First in a series
Multiple choice: Dogs adopted as adults, who are aggressive toward the man in the home: (a) Were previously mistreated by a male (b) Are jealous, wanting the woman all to themselves (c) Are frightened by the macho, but gentle dude who guzzles battery acid instead of coffee in the morning (d) Are trying to be dominant (e) Have an Oedipus complex.
In my veterinary behavior practice I see a wide variety of disorders; the most common are manifested by aggression. Some dogs declare war on strangers, family members, cats, other dogs, hot air balloons, even TV animals. The targets of these hostile acts aren’t happy but neither are the perpetrators. Everybody wants the problem solved at least 10 minutes ago.
Sally and Raymond brought their 3 year old hound, Brandi, to me because she was chasing Raymond around the house while barking, growling, and snapping at his ankles. Brandi delighted in snuggling with Sally but she seemed to hate Raymond’s guts. None of the training methods they had tried made any difference. They were flummoxed and upset. They loved Brandi but they all needed relief, especially Raymond.
Knee-jerk remedies for aggression include yelling, dominating, hitting, surrender to a shelter, or even euthanasia. These quick and dirty methods fail because only the growling and snapping are addressed. Like withholding water from someone who drinks and urinates excessively, the symptoms may diminish while the patient worsens. It breaks my heart when well-meaning attempts to help actually cause harm.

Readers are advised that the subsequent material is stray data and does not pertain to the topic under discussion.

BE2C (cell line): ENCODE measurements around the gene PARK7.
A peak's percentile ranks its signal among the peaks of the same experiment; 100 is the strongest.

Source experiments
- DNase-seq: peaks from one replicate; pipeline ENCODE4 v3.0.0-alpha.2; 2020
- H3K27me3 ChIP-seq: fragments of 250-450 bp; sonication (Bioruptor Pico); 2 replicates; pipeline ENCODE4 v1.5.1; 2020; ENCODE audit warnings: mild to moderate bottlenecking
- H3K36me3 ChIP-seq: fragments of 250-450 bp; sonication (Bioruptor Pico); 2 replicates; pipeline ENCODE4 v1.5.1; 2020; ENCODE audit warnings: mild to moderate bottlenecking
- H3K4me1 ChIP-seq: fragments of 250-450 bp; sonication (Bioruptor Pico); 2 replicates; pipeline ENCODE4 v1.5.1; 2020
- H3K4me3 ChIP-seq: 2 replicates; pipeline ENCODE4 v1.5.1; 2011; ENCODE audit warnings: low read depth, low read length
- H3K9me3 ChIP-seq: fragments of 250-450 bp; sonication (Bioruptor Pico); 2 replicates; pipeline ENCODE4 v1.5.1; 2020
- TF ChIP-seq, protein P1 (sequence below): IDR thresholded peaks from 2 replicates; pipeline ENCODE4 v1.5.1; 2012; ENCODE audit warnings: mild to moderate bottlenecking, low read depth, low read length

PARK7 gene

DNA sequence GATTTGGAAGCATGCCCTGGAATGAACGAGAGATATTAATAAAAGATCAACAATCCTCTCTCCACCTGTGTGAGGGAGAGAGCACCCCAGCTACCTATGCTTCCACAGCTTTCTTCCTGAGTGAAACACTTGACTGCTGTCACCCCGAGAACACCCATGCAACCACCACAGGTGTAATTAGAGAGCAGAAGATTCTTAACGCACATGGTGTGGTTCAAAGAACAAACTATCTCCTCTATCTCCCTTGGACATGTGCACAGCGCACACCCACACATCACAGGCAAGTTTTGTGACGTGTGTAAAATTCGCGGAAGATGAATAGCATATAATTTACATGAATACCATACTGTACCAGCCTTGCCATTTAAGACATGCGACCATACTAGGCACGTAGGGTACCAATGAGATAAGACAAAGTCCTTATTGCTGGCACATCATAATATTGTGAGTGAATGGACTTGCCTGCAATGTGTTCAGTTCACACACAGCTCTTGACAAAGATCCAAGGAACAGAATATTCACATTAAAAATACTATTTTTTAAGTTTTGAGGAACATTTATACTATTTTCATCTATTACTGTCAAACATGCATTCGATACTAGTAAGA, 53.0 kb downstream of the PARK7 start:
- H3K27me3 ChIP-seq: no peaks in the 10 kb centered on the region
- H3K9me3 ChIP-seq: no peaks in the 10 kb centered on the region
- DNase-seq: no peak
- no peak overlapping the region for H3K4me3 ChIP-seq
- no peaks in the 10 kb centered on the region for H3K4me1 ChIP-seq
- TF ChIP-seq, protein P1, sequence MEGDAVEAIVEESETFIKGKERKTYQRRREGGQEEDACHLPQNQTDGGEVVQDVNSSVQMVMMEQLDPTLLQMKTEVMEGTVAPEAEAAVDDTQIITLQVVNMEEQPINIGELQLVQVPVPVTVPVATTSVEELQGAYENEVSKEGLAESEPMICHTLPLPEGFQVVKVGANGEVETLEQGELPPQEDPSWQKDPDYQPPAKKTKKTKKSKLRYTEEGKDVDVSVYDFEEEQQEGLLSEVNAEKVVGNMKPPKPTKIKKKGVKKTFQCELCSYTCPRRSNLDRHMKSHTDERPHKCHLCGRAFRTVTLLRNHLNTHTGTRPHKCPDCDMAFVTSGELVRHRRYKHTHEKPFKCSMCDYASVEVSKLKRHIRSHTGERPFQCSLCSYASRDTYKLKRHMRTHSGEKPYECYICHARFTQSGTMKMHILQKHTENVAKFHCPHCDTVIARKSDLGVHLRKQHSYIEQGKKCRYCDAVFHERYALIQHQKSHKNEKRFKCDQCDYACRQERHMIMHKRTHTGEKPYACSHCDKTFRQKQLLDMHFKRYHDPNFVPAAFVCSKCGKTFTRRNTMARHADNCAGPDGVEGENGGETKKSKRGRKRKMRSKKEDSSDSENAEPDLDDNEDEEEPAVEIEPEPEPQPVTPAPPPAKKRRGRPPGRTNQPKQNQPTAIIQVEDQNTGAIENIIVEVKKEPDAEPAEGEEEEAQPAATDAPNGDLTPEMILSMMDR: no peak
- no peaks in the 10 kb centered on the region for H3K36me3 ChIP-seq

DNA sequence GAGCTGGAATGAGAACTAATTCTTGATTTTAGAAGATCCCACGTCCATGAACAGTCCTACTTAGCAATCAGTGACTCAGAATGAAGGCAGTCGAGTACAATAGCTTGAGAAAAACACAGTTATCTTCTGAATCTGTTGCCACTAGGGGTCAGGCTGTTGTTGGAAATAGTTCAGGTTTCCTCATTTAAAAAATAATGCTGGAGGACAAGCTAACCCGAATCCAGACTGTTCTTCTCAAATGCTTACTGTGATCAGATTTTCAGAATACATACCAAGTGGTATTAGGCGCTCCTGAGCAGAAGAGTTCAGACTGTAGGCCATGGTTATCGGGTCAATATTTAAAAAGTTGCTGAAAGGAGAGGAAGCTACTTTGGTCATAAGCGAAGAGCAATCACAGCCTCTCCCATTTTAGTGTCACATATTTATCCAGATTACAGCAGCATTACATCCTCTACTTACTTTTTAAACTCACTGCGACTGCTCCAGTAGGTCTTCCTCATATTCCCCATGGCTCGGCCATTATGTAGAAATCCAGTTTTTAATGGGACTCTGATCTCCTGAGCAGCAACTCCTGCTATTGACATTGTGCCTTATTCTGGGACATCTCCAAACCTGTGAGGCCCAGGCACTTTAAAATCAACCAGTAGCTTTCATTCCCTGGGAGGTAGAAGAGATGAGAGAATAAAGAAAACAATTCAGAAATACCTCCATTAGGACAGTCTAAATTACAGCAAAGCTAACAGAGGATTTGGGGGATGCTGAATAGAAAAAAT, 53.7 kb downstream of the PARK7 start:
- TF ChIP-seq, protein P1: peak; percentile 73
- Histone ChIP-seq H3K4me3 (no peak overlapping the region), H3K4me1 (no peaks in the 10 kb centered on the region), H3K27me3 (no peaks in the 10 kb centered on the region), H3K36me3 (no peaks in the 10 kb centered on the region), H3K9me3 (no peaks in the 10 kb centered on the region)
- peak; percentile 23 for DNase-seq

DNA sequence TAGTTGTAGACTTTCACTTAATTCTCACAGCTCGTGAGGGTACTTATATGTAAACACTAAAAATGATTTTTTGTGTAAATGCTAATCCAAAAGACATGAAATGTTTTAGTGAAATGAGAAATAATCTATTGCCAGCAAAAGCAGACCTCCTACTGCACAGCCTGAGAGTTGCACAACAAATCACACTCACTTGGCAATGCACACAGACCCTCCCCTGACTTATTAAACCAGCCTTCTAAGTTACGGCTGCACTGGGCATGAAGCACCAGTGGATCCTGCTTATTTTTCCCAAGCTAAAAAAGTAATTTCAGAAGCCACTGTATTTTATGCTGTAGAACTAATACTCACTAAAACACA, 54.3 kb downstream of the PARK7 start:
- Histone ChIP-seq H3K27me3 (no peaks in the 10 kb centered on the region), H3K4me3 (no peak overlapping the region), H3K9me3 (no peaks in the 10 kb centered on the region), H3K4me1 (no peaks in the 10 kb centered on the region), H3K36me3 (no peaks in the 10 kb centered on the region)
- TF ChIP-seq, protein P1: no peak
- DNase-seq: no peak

Most humans, much like our dogs, carry the capacity for empathy. We can understand the struggles of another person by walking a mile in their shoes. If we shift our thinking, and learn what makes a different species tick, we can apply that kindness to them as well.
Whatever the symptom: lameness, coughing, vomiting, or unhealthy behavior, there is no substitute for a diagnosis. My job for Brandi started with figuring out why she reacted to Raymond. Only then could I set about helping her and her people. Oh, the answer to the quiz is (c).
Next week: What was wrong with Raymond?
For help with behavior problems, you can sign-up for a Zoom Group Conference on my website, drjeffnichol.com.
Dr. Jeff Nichol is a residency-trained veterinary behaviorist. He provides consultations in-person and in groups by Zoom (drjeffnichol.com). Each week he shares a blog and a video to help bring out the best in pets and their people. Sign up at no charge at drjeffnichol.com. Email pet behavior or physical questions to or by US Post to 4000 Montgomery Blvd. NE, Albuq, NM 87109.